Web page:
- Other Case Studies
Potential Implications of Climate Change
The implications of climate change for alpine ecosystems have yet to be determined. Overseas studies have predicted major consequences for industries such as forestry (for example due to shifting tree-lines at high latitudes; e.g. Soja et al. 2006) and agriculture (changing glacial meltwater reducing and/or increasing supply to irrigation systems; e.g. Li et al. 2007). In New Zealand, the potential for shifts in tree-lines is uncertain and, in any case, this could have minor consequences for the conservation of native species relative to other threats (McGlone and Walker 2011). However, Tompkins et al. (2013) have predicted substantial changes in the ability of management programmes to achieve effective control of invasive mammals if the frequency of masting (episodes of very high seeding) increases. Given that predation by invasive mammals is one of the most serious threats to native fauna, DOC and other agencies might be forced to re-assess the effectiveness of current pest control strategies. Based on previous studies (e.g. Innes et al. 1999), non-linear relationships between threats, such as predation, and persistence of vulnerable native species could easily result in critical step changes in conservation outcomes, requiring major shifts in conservation policy.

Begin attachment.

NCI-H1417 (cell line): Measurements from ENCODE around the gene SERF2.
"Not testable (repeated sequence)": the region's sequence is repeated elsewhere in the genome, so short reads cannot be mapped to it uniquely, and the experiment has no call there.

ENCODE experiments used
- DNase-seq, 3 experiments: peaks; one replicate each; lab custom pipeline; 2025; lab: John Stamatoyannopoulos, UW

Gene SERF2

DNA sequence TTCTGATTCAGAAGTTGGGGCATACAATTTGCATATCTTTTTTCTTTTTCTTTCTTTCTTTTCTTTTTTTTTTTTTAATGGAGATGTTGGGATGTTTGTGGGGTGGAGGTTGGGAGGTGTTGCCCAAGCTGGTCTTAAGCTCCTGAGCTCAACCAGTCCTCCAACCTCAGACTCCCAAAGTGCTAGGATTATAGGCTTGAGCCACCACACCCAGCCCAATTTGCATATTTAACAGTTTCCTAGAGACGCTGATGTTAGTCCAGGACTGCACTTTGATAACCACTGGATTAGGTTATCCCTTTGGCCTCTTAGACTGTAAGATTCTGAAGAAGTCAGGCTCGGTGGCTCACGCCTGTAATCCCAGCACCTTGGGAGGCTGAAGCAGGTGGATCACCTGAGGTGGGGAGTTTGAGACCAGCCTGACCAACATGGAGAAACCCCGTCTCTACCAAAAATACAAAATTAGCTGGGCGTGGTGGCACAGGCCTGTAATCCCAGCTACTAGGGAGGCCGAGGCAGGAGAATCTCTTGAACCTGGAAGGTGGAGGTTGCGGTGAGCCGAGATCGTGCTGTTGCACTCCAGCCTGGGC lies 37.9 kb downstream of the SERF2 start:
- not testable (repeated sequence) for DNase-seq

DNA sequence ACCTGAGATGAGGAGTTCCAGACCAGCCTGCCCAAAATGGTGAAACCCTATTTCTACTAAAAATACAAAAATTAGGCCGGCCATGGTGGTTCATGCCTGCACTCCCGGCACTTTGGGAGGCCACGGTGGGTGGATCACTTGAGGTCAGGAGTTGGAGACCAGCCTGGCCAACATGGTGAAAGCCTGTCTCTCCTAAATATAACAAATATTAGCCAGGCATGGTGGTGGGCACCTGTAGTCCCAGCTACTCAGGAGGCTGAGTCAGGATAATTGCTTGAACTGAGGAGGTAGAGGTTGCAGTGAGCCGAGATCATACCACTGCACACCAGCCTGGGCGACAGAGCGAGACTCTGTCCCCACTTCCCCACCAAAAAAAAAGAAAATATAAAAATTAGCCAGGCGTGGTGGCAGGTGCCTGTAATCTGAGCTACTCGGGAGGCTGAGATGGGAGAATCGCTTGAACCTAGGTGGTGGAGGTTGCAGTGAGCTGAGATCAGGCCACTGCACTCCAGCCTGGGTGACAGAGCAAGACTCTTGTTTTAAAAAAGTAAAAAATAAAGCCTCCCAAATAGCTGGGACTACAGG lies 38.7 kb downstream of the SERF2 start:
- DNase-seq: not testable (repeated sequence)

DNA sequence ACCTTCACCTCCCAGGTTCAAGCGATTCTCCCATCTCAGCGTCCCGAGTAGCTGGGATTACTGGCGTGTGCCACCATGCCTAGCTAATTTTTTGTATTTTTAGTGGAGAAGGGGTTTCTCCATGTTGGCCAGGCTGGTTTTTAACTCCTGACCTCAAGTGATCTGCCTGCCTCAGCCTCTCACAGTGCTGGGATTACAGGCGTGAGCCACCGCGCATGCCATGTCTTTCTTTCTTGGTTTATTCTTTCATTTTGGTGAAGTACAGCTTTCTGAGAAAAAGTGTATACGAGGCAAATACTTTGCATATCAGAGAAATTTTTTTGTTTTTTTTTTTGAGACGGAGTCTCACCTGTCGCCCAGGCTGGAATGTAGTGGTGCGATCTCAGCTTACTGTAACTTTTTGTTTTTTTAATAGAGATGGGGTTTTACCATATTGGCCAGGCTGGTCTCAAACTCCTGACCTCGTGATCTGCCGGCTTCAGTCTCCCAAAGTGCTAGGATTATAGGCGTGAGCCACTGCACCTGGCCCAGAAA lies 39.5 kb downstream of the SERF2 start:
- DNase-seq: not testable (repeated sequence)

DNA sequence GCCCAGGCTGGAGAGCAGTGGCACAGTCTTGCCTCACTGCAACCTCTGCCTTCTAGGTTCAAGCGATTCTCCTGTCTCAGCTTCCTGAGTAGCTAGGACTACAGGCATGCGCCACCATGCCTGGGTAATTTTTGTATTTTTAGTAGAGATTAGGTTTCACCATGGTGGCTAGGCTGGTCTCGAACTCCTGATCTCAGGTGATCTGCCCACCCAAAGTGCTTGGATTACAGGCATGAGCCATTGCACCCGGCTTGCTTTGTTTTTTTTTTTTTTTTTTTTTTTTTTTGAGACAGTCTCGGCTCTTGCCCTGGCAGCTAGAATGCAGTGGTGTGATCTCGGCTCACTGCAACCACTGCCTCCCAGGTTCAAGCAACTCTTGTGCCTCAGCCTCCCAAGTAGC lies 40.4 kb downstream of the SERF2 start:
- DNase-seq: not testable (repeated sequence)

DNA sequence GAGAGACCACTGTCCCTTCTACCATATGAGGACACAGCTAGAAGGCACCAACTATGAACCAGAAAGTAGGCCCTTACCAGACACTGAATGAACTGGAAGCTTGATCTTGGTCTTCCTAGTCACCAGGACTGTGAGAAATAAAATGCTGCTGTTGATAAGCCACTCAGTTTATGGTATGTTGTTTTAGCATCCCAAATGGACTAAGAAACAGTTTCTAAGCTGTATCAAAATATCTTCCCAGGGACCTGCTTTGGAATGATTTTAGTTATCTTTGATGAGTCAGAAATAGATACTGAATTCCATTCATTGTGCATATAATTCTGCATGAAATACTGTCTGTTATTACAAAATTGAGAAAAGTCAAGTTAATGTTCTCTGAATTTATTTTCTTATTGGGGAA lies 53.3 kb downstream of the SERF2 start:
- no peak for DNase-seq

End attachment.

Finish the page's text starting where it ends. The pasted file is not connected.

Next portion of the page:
Impacts of climate change on tourism are yet to be assessed in detail but, given the importance of this industry, the implications for local and national economies are likely to be significant.
Highlights of RA2 Alpine Case Study Synthesis Report
New Zealand’s alpine and sub-alpine systems are characterised by plant communities that occasionally produce very large seed crops (masts). Masts result in irruptions of rodents and their predators, primarily stoats, with subsequent severe predation impacts on native fauna. Masts can be predicted using the difference in successive summer temperatures, i.e. the ΔT model (Kelly et al. 2013). Historic, current and projected summer temperature data were used in the ΔT model to predict the timing and extent of masts in forest dominated by beech (Fuscospora spp.).
- Masts are often synchronised over very large areas of beech forest, i.e. at regional scales.
- Mega-masts, i.e. masts occurring over >50% of beech-dominated forest, have occurred 11 times over the last 40 years.
- Virtual Climate Station Network (VCSN) temperature data were used to correctly forecast mega-masts in 2014 and 2016. These forecasts contributed to planning for DOC’s high-profile pest control programme, ‘Battle for our Birds’.